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Laura Yeager: "Bipolarl Illness Support Groups"

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I’ve said previously that I don’t like bipolar support groups.

The reasons why are as follows:

1. Most of the people at these groups are very sick.

2. Sicker than I am.

3. They complain a lot.

4. They bring me down.

5. I can’t get a word in edge-wise.

So I don’t go to support groups. I find my support other ways–through family, friends, church and God. And through creating this blog.

But this doesn’t mean that you won’t love support groups. I recommend that you go to several to see if you like them and if they help you.

Your experience might be totally different than mine.

Everybody’s craziness is unique.

This is one good thing support groups can show you–the uniqueness of people’s diseases.

At the last support group I went to, I saw a beautiful, thin, sexy woman there. In my dreams, I would never imagine she had the problems she did.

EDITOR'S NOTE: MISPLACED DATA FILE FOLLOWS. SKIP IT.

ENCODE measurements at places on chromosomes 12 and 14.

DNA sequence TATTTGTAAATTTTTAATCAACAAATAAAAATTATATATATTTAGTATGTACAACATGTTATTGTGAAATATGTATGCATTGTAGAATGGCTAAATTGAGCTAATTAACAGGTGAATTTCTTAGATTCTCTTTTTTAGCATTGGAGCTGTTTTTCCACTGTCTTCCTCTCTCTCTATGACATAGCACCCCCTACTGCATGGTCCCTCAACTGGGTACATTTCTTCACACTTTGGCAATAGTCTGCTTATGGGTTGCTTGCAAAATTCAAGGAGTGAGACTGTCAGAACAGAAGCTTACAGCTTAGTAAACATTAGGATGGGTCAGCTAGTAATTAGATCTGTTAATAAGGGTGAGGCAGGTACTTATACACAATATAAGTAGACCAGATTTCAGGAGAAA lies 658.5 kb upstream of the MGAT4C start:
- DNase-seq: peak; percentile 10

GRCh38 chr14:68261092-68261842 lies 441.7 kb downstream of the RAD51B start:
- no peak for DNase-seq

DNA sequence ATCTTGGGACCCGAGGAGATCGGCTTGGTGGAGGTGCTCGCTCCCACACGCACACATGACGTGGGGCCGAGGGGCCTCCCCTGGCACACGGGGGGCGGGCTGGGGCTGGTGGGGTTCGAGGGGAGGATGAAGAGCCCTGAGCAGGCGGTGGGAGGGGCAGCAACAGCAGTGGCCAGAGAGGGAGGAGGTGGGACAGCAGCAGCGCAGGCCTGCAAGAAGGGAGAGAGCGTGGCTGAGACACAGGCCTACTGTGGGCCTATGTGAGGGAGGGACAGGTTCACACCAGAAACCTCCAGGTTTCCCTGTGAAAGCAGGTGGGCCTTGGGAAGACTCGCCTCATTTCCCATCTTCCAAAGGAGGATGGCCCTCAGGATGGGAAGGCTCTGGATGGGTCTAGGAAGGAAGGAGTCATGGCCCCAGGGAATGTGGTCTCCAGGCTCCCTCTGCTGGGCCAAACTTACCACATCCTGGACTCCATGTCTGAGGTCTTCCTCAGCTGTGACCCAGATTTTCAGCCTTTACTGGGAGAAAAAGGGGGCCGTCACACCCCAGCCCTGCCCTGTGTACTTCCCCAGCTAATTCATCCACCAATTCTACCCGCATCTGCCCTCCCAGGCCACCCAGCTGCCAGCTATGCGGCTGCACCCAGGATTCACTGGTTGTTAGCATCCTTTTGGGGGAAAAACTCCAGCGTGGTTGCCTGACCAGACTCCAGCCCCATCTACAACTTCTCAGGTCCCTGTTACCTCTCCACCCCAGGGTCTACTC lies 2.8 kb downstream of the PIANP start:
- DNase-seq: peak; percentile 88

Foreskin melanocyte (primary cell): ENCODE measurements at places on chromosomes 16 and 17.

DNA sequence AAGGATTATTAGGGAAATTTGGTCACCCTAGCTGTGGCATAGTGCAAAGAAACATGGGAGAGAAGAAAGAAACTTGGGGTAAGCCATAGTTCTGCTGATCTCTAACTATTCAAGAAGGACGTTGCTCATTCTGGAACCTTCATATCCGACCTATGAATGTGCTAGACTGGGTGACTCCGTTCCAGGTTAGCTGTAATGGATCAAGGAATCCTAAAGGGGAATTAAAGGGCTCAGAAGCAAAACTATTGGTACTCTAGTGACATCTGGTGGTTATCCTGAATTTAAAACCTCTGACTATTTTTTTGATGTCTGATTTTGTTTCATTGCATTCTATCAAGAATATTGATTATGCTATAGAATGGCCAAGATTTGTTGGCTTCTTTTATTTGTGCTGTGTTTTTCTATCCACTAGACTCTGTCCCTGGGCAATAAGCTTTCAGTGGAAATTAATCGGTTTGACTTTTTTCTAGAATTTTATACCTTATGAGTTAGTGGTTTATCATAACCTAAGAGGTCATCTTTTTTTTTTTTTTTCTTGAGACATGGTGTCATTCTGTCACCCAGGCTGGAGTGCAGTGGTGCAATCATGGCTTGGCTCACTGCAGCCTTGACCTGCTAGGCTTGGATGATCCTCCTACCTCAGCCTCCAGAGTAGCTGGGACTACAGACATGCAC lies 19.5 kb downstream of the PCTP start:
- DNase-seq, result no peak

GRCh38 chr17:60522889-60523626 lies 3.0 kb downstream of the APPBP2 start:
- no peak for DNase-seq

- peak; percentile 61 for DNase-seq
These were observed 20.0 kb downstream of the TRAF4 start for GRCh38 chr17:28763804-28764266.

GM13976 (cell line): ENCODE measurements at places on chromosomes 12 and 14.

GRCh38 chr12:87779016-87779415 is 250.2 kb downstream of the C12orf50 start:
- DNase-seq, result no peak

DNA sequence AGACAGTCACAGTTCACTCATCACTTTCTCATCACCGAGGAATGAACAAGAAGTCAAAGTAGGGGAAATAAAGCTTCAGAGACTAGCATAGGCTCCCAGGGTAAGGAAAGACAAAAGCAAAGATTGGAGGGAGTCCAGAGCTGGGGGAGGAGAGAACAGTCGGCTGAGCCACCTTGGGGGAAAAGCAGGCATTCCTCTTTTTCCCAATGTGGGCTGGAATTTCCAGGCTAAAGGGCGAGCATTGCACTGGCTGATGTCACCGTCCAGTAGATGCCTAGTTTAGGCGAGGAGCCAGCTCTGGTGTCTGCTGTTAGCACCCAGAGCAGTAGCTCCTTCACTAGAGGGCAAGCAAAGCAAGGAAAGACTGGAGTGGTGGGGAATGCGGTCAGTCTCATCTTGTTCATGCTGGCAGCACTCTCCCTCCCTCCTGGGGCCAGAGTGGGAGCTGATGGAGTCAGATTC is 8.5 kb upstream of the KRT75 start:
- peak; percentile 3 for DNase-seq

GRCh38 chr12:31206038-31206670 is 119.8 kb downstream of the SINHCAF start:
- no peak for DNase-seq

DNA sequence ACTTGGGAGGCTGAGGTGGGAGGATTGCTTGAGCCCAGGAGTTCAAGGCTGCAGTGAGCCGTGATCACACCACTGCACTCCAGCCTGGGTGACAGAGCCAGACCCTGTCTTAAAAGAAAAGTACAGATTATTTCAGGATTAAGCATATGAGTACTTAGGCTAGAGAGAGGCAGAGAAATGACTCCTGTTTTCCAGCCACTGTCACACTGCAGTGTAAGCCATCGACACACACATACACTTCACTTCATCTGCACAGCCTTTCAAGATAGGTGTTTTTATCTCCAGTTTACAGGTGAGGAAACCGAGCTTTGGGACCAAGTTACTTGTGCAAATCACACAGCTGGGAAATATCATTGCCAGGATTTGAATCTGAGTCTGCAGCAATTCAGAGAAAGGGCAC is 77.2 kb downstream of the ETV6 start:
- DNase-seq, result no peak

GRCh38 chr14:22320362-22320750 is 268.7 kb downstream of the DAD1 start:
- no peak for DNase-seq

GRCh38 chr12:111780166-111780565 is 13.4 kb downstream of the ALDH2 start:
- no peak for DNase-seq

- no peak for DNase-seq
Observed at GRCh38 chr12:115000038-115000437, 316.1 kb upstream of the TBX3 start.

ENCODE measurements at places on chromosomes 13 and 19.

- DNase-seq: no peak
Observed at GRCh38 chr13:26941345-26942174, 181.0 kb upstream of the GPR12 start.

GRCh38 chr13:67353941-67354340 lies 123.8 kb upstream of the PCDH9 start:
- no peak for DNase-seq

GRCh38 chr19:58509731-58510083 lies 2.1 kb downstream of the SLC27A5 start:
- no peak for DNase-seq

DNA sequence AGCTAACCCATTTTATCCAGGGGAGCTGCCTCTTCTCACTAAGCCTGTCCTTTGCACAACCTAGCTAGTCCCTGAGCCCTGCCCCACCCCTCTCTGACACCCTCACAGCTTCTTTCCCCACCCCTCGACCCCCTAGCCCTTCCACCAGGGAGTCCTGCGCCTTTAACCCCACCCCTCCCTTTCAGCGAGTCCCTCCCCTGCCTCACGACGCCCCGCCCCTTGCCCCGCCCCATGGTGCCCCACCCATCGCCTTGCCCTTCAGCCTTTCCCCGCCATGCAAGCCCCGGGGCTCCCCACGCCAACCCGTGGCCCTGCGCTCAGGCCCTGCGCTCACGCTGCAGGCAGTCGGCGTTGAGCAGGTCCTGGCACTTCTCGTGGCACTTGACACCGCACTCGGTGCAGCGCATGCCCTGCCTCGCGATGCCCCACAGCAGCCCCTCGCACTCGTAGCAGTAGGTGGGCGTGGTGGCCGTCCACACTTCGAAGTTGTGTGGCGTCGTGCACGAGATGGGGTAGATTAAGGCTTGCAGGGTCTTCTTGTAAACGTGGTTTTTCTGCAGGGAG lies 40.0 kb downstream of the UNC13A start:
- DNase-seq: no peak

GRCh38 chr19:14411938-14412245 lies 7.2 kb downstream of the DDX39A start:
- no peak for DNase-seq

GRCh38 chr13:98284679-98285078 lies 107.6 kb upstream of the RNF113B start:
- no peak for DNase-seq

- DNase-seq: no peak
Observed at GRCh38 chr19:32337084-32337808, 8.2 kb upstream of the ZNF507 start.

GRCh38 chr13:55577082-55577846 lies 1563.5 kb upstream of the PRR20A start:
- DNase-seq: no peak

She looked great, but she was a mess.

These are the kind of surprises you can find at support groups.

I’ve done my time in support groups. The only way I’d consider going to a group now is if I led the group. If I could have a leadership role, I might want to take part in them.

If you wish to try a support group, contact your local hospital. Many groups are held within the confines of hospitals. Or get in touch with NAMI, the National Alliance on Mental Illness. They might be able to give you leads for where to find groups.

One more thing–be careful at these groups. Use common sense. Don’t be too trusting with the folks until you get to know them well.

And keep their secrets. One would hope they’ll keep yours.

That’s how it works.

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We value and respect our HERWriters' experiences, but everyone is different. Many of our writers are speaking from personal experience, and what's worked for them may not work for you. Their articles are not a substitute for medical advice, although we hope you can gain knowledge from their insight.

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